Today in Christian History

February 20

February 20, 1469: Thomasso de Vio Cajetan, the most learned of the Roman Catholic dignitaries sent to silence Martin Luther in the early years of the Protestant Reformation, is born. He was also one of the cardinals who convinced Pope Clement VII to reject Henry VIII's request to divorce Catherine of Aragon (see issue 34: Luther's Early Years).

February 20, 1895: Abolitionist Frederick Douglass, the first African-American to hold high political office, dies. After escaping to freedom in 1838, he became the most prominent black abolitionist. Critical of the "Christianity of this land," which accepted (or at least tolerated) slavery, he considered himself a devotee of "the pure, peaceable, and impartial Christianity of Christ" (see issue 62: Bound for Canaan).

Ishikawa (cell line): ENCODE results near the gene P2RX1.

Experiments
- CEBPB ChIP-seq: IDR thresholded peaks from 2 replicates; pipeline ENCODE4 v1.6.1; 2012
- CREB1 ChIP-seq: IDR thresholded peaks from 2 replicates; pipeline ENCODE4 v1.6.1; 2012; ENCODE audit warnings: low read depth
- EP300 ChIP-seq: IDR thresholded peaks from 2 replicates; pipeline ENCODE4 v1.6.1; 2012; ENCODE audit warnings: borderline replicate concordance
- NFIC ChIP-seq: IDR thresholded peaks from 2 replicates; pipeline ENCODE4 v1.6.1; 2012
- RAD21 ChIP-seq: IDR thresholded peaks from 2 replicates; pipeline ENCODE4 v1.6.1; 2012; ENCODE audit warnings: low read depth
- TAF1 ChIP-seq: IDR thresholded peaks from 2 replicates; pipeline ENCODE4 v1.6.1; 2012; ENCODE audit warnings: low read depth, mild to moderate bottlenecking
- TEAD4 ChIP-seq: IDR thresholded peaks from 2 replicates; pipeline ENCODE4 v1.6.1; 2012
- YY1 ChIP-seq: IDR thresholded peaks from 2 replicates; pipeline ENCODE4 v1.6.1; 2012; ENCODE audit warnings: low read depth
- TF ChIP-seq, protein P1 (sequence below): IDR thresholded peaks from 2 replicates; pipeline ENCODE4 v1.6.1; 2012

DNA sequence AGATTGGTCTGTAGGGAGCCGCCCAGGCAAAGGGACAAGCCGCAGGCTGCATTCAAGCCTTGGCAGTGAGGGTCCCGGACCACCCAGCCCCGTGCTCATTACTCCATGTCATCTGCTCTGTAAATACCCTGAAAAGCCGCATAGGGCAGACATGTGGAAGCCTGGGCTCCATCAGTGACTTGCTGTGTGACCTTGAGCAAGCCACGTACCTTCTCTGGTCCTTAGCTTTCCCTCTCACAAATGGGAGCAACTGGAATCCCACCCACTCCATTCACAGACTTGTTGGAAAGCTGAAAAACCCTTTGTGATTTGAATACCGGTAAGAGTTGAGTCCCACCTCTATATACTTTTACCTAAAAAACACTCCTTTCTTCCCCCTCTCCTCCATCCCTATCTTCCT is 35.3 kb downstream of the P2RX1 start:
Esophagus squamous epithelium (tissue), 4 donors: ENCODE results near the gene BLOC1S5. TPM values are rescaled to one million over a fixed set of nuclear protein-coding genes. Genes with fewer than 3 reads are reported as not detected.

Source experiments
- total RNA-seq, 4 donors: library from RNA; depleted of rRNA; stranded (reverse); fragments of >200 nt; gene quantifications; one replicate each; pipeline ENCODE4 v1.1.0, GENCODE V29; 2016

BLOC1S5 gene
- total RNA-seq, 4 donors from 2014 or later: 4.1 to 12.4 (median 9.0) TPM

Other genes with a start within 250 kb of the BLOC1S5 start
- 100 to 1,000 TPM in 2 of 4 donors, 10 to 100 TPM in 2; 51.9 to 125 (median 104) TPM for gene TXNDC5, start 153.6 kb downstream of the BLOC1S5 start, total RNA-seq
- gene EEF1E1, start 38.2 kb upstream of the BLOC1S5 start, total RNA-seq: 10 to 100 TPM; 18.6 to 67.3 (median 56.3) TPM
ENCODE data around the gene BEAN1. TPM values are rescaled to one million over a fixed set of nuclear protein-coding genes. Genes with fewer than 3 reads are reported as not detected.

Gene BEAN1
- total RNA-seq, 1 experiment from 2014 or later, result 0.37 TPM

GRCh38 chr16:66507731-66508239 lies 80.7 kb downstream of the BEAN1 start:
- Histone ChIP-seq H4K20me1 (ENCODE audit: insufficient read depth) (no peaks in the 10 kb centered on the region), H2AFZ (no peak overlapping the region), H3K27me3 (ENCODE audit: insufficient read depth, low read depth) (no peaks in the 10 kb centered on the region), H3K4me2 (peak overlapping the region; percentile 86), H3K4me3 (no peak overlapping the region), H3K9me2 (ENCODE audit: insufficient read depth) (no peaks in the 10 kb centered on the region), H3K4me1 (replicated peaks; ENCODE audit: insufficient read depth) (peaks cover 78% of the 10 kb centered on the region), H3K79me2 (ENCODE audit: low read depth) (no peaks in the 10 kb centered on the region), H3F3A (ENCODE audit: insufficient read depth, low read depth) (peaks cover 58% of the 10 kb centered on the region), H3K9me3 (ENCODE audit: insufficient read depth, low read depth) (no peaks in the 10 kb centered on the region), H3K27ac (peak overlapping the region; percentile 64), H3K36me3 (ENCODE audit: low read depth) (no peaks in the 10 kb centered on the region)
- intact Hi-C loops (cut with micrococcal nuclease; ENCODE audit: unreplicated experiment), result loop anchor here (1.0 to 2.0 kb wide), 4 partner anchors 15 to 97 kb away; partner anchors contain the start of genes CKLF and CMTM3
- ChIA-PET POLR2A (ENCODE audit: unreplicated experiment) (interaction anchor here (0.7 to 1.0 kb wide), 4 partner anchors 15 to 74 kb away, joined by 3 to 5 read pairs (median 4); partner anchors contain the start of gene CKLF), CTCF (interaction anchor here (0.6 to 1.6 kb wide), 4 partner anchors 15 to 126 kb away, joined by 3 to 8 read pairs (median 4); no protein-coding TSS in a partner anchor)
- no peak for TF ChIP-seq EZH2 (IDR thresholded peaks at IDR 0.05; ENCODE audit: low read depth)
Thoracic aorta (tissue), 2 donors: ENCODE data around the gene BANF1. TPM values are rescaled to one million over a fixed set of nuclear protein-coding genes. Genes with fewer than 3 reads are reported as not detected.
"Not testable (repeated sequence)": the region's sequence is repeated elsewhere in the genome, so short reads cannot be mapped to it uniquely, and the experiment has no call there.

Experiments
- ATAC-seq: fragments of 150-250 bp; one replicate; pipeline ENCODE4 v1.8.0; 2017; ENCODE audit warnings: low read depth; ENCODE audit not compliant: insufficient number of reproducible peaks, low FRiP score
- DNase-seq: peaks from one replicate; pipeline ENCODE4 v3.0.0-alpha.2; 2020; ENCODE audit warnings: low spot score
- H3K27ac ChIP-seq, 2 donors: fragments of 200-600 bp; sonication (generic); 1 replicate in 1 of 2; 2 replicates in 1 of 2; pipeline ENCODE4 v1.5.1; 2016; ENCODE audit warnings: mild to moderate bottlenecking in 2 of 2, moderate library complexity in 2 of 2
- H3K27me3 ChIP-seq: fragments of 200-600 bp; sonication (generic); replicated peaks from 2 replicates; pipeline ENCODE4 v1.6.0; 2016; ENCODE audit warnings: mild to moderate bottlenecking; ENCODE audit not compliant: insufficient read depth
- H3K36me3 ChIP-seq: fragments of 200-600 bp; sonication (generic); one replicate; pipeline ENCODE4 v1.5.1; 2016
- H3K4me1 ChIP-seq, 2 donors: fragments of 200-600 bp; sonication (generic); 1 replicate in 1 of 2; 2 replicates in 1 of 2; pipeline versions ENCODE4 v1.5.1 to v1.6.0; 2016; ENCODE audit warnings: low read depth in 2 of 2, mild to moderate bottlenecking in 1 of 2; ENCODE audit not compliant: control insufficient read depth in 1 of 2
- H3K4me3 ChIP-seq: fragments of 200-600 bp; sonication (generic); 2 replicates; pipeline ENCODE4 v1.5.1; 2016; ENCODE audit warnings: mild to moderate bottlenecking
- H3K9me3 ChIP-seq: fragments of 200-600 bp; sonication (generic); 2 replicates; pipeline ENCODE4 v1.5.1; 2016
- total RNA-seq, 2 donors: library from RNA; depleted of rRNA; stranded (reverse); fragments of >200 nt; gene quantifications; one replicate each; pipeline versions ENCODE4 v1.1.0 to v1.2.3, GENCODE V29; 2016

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November 24, 1531: Johannes Oecolampadius, a leader in the Swiss Reformation, dies at 49. He sided with Ulrich Zwingli in disputing Martin Luther on the Lord's Supper and also helped Erasmus edit the New Testament in Greek (see issue 4: Ulrich Zwingli).

November 24, 1572: Scottish reformer John Knox dies in Edinburgh (see issue 46: John Knox)

November 24, 1713: Junipero Serra, "the Apostle of California," is born. The Spanish missionary established nine of the first 21 Franciscan missions in "New ...

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